The employee insists that he worked overtime; the employer has an entirely different opinion. The dispute regarding the number of hours worked is as old as the employment relationship itself. This makes the issue of a transparent system for recording working hours all the more important, as also found by the European Court of Justice (CJEU). In its ruling dated May 14, 2019, it laid down that employers are required to implement an objective, dependable and accessible system for recording working hours (Ref.: C-55/18).
The ruling has practical consequences for the working environment. After all, not all industries in Germany had been obliged to record working hours systematically until now. The Labor Court Emden judgment shows that the CJEU ruling is more than an appeal – it results in obligations for all employers. The court stated that the obligation to establish an objective system for recording working hours affects the employer even in the absence of a legislative requirement.
Dispute About Overtime
A construction worker had sued for the outstanding payment of his alleged overtime in a legal dispute before Labor Court Emden. The plaintiff maintained that he had worked 195.05 hours. Only 183 hours had been paid by the employer.
The plaintiff had written down his completed working hours by hand and submitted his “time sheets”. The employer countered this with a construction log. In this log, the work start and end times had been recorded jointly with the plaintiff. Travel times had not been taken into account. The construction log showed that the number of hours to be remunerated was 183.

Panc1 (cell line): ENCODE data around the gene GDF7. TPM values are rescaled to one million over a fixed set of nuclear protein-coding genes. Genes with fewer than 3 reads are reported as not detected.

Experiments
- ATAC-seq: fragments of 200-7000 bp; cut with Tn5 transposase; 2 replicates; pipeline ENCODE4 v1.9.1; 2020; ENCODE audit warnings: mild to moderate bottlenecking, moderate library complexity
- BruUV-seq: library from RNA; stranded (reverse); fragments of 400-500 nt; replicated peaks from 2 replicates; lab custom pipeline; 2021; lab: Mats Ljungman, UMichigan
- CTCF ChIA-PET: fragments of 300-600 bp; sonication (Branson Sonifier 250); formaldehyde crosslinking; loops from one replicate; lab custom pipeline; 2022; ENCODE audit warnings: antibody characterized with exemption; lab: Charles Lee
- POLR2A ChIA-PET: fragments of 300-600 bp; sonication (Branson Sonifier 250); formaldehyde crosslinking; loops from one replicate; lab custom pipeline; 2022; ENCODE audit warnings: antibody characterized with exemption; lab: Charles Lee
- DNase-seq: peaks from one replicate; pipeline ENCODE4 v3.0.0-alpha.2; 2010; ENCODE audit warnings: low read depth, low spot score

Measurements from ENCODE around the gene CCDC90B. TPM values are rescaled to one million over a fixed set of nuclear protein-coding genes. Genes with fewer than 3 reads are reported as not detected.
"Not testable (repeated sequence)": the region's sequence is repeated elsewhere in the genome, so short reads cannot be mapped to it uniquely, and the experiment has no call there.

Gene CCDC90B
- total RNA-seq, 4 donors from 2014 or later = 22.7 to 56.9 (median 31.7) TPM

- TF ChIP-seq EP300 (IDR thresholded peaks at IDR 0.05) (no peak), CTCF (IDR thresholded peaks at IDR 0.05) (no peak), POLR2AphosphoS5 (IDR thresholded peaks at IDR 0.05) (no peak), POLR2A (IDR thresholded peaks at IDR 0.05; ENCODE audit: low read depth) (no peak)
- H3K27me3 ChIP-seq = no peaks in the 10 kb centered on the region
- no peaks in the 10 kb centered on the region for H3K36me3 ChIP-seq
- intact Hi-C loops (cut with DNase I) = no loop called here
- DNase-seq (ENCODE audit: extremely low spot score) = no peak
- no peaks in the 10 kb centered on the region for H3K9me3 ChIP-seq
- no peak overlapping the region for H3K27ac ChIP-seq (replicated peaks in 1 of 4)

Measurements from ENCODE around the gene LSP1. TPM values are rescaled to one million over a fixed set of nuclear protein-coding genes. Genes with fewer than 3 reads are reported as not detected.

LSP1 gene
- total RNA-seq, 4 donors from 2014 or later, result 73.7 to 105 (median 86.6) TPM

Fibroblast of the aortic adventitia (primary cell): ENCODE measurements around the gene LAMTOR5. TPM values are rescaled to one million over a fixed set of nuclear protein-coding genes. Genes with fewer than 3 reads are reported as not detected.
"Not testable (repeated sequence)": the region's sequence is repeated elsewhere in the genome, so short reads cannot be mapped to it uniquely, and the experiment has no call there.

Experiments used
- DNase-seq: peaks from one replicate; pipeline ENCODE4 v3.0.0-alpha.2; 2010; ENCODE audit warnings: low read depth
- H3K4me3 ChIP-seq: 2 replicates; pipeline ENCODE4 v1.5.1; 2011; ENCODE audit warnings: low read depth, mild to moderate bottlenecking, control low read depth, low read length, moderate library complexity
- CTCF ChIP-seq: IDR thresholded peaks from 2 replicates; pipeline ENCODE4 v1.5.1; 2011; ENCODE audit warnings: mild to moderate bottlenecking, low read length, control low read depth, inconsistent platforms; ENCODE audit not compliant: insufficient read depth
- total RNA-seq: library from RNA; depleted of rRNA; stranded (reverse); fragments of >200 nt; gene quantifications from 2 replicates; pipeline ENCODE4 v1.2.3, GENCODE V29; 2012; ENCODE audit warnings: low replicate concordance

The Labor Court Emden ruled in favor of the plaintiff. He was entitled to compensation for the outstanding unpaid hours.
Obligation to Record Working Hours Objectively, Reliably and Accessibly
The plaintiff had fulfilled his burden of proof. Based on his records, he had sufficiently explained how many hours and on which days he had worked or had been on-call for work on the employer’s instructions. The employer could not sufficiently disprove this. The employer had violated its obligation under art. 31 para. 2 of the EU Charter of Fundamental Rights to establish an “objective”, “reliable” and “accessible” system for recording daily working hours, according to Labor Court Emden. After all, the employer had not set up a reliable system for the plaintiff to record his working time, and had therefore not been able to submit objective and reliable data on the hours worked.
Construction Log Not Proof of Working Hours
The court further explained that the entries in the construction log were unsuitable to record working hours. Right from the outset, this was not a system for the actual recording of hours worked. It was more suitable for the calculation of remuneration according to art. 34 of the German Regulation on Fees for Architect and Engineer Services. Possible required travel and set-up times, which were working hours under the employment contract, were not recorded in the log, stated the Labor Court Emden.
The Labor Court Emden decision shows that employers should put emphasis on an efficient system for recording working hours in order to strengthen their legal position.